The majority of effect pedals are made for guitarists and therefore, many bass players fear the contact with the small (and sometimes big) devices that can add a special character to the sound.
In the first part of this two-part series, I would like to present some effect categories, every bass player can use without taking any risks. In the second part, we will have a closer look on effects, that require a bit more sensitivity.
So, boys and girls behind the fat strings: go for it!
A compressor might be the most common effect pedal for bass players. By using it, you can add more punch to the signal and make the bass lines sound smoother.
Of course, the compressor has also sonic affects. It emphasizes the less audible frequencies. If, for example, your sound has only few mids, these will be accentuated. Depending on the circuit, the signal will become crisper or darker.
Overdrive pedals as well are very suitable for bass players. They thicken the sound.
If you are using an overdrive pedal with a lot of gain, like a Proco Rat or a Big Muff, it makes sense, to add the clean signal as well. Thereby, the bass will cut through the mix pretty well.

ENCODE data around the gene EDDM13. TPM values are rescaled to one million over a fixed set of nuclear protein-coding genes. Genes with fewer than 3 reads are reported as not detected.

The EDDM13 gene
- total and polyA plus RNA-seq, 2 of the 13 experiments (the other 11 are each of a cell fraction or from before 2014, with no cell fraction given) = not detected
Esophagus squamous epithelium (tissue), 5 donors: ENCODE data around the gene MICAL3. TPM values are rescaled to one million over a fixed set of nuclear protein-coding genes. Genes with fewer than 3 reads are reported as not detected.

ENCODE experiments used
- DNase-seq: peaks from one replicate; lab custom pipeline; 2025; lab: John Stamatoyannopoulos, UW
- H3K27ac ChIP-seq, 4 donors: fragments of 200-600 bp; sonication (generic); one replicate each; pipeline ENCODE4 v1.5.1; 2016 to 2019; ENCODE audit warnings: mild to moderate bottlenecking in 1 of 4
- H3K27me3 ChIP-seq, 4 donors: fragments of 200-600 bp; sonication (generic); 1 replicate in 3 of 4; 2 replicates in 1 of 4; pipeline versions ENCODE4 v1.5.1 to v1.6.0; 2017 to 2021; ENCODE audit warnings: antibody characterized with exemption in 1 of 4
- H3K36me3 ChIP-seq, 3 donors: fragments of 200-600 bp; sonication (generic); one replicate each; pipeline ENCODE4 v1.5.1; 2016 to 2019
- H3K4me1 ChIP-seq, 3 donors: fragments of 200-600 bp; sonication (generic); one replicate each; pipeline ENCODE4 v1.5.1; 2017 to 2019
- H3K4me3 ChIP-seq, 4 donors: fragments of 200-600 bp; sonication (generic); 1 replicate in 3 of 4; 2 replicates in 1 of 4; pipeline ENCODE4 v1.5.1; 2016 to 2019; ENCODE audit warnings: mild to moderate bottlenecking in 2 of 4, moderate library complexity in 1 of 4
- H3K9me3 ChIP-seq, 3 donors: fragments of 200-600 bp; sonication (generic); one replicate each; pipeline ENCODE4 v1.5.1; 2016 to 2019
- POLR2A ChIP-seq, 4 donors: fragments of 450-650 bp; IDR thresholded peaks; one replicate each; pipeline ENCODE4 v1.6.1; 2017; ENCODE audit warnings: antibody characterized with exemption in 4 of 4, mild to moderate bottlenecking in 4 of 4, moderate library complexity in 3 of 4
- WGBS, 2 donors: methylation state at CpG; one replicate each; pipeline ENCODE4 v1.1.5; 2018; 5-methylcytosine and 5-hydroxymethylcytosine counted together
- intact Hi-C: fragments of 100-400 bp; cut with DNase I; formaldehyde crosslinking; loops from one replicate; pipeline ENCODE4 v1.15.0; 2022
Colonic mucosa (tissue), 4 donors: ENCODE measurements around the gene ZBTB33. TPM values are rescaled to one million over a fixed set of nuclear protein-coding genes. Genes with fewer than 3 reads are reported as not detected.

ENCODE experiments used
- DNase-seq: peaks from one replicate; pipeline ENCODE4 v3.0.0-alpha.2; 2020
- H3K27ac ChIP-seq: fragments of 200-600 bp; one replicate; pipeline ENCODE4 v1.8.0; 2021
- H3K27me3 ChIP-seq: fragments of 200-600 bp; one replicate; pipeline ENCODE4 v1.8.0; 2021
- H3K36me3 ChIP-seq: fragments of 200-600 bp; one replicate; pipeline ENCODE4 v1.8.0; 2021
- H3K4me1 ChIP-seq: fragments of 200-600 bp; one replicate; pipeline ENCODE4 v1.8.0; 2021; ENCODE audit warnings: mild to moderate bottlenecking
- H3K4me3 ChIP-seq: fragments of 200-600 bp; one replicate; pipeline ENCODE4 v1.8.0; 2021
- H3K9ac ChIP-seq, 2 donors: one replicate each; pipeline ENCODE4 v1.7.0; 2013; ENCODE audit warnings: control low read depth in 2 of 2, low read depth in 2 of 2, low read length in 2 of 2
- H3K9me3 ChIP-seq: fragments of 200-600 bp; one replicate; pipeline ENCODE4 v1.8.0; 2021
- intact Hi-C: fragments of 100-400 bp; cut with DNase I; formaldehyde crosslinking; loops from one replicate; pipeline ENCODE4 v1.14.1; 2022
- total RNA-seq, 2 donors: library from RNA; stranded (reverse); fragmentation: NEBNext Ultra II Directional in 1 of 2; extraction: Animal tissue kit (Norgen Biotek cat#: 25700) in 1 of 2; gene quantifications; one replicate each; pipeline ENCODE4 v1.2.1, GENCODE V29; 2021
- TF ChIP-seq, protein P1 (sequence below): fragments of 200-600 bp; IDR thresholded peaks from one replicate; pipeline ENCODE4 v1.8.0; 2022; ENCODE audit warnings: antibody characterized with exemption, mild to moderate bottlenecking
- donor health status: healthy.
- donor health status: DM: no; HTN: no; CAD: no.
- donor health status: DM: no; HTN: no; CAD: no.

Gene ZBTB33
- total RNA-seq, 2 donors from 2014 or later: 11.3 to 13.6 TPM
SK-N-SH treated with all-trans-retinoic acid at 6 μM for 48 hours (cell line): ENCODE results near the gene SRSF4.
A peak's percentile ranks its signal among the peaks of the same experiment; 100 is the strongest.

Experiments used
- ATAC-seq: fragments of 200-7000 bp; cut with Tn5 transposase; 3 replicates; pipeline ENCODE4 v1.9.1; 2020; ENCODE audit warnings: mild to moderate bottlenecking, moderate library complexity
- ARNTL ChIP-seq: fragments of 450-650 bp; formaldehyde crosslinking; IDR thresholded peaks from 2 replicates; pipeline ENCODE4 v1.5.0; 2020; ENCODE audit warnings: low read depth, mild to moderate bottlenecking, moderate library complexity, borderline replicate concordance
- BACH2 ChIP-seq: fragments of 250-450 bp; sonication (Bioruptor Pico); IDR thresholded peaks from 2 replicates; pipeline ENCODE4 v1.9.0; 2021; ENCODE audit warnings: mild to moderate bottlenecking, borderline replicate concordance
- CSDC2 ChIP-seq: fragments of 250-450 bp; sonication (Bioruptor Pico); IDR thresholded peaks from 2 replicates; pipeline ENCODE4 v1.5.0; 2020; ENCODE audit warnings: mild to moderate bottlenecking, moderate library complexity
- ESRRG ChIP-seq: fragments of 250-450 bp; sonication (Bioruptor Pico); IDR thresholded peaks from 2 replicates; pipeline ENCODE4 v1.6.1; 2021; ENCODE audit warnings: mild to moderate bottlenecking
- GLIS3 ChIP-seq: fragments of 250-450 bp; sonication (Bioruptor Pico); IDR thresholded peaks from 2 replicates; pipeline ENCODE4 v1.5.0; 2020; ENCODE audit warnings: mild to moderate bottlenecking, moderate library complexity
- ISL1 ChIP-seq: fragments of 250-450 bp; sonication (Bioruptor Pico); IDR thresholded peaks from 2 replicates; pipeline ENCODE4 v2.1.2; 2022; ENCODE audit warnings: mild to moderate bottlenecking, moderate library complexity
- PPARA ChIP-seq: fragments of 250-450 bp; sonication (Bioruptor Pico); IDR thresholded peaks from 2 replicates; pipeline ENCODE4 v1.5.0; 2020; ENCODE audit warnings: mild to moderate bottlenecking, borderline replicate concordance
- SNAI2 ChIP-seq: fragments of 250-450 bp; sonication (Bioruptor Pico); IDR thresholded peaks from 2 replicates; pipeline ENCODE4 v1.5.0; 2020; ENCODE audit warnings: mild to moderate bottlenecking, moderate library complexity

Overdrive pedals that have been constructed for bass guitars mostly offer a blend pot. But there are also some mixing pedals like the Lehle Parallel or the Xotic Blender, that allow to add any kind of overdrive pedal.
Octave/pitch shifting pedals
Although bass guitars mostly produce darker sounds than a guitar, an octave pedal can be interesting for bass players as well. By adding the low-pitched octave to the clean signal, the sound will become even punchier. But pitch shifting pedals as well might be suitable to create interesting sounds by adding a higher octave or whammy effects.
In combination with a little distortion, your bass will be able to provide sonic variations from a Moog Taurus to a lead synth.
In the next part you will learn about more fancy guitar effects that are also suitable for bass players.